Higher Weight at 12 Months of Age Increases Risk of Islet Autoimmunity

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No correlation was observed between weight and islet autoimmunity development at 24 or 36 months of age.
No correlation was observed between weight and islet autoimmunity development at 24 or 36 months of age.

(HealthDay News) – Development of islet autoimmunity and multiple islet autoantibodies appears to be related to weight z-scores at age 12 months, according to a study published in Diabetes.

Helena Elding Larsson, MD, PhD, from Lund University in Malmö, Sweden, and colleagues examined the correlation between weight, height, and development of persistent islet autoimmunity and progression to type 1 diabetes during the first 4 years of life. The correlations were examined in a cohort of 7468 children at genetic risk of type 1 diabetes.

 

The researchers found that development of islet autoimmunity correlated with weight z-scores at 12 months (hazard ratio [HR]: 1.16 per 1.14 kg in males or per 1.02 kg in females; P<0.001); no correlation was seen at 24 or 36 months. There was a similar correlation noted for weight z-scores with development of multiple islet autoantibodies, with significant correlations at 12 and 24 months (HR: 1.21 and 1.18, respectively). There was no correlation between weight or height with type 1 diabetes.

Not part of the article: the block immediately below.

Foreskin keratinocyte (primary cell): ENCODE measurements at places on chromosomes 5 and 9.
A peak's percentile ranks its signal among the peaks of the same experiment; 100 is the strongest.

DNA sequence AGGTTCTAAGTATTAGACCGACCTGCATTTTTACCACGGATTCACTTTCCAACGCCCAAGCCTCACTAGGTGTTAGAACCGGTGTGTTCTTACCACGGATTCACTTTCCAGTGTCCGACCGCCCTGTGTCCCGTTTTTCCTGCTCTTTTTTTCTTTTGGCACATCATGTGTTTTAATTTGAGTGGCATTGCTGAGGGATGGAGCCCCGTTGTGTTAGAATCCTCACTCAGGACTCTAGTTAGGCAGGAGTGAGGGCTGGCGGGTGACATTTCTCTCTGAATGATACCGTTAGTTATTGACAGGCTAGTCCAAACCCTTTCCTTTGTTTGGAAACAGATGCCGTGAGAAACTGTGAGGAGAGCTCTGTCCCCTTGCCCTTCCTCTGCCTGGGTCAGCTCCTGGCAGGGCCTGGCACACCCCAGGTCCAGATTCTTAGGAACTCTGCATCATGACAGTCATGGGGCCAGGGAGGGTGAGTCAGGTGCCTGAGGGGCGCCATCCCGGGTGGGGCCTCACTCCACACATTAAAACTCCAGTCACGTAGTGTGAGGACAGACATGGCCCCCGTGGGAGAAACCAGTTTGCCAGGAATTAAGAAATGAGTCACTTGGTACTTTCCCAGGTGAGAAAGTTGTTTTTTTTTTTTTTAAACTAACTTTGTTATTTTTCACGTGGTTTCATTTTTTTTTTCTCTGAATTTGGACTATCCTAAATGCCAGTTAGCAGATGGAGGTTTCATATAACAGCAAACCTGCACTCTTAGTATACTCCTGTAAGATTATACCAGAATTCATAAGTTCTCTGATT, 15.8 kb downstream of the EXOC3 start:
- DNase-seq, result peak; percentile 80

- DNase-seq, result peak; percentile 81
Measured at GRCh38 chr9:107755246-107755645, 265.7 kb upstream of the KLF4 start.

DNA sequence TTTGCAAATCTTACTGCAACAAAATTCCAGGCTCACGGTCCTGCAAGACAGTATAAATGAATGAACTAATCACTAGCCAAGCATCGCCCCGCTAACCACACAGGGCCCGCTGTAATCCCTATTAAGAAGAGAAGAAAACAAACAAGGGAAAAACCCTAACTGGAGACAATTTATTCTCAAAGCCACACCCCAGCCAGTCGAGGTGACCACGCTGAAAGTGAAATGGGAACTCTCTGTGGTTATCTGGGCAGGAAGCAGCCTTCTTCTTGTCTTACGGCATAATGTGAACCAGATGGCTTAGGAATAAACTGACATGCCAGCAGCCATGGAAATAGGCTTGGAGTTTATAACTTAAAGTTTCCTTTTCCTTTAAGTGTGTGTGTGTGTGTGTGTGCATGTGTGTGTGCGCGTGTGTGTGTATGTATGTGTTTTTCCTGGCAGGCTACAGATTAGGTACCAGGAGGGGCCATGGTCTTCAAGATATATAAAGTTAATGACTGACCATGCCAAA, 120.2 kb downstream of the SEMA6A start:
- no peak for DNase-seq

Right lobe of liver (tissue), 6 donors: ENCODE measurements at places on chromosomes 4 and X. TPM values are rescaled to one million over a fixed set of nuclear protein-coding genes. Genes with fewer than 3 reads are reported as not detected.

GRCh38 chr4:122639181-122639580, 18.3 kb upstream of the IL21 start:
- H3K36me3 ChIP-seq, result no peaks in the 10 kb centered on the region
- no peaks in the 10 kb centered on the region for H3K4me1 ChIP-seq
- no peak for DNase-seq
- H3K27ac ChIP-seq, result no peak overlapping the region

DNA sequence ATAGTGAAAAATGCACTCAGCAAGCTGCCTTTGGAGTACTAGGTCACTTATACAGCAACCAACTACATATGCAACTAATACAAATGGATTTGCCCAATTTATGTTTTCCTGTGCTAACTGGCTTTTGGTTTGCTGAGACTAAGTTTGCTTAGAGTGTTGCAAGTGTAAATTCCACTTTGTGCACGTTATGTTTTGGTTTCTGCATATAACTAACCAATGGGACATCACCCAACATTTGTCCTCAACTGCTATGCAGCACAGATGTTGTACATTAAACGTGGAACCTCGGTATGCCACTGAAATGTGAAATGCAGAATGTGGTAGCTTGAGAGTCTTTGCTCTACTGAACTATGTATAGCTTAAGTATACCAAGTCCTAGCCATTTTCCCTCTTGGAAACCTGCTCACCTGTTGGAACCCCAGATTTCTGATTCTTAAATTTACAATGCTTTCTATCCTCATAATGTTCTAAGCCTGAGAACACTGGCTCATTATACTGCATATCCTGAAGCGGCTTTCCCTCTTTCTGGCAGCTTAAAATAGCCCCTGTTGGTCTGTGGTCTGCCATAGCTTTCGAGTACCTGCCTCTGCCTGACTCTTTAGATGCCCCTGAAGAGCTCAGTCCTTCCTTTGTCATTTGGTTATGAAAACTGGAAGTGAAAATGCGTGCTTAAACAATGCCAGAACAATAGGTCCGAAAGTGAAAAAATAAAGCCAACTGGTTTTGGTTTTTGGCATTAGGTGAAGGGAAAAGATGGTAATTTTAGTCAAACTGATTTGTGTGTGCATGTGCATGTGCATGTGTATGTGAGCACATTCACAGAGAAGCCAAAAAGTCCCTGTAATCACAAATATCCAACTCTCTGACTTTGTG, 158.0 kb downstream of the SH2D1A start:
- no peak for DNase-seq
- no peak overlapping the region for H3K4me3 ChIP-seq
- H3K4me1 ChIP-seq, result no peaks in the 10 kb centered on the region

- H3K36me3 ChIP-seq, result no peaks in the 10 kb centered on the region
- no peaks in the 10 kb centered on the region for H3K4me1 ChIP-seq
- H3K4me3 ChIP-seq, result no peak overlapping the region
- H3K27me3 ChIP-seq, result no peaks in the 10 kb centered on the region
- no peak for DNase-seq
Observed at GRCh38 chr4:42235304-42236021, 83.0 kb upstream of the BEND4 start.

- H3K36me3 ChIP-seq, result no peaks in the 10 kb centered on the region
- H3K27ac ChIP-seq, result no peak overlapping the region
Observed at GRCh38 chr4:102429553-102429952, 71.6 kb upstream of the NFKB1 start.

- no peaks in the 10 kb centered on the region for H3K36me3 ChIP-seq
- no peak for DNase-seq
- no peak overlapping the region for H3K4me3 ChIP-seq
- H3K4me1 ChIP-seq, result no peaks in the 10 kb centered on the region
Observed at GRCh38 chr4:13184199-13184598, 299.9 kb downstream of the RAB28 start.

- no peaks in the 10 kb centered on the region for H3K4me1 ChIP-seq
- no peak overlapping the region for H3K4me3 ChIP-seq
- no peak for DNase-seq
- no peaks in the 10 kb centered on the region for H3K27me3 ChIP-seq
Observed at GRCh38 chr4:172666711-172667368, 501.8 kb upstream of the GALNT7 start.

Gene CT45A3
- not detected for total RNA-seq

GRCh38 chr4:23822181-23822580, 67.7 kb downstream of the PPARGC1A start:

"In conclusion, greater weight in the first years of life was associated with an increased risk of development of islet autoimmunity," the authors write.

Reference

  1. Larsson HE, Vehik K, Haller MJ, et al. Growth and risk for islet autoimmunity and progression to type 1 diabetes in early childhood: The Environmental Determinants of Diabetes in the Young Study. Diabetes. 2016; doi: 10.2337/db15-1180.
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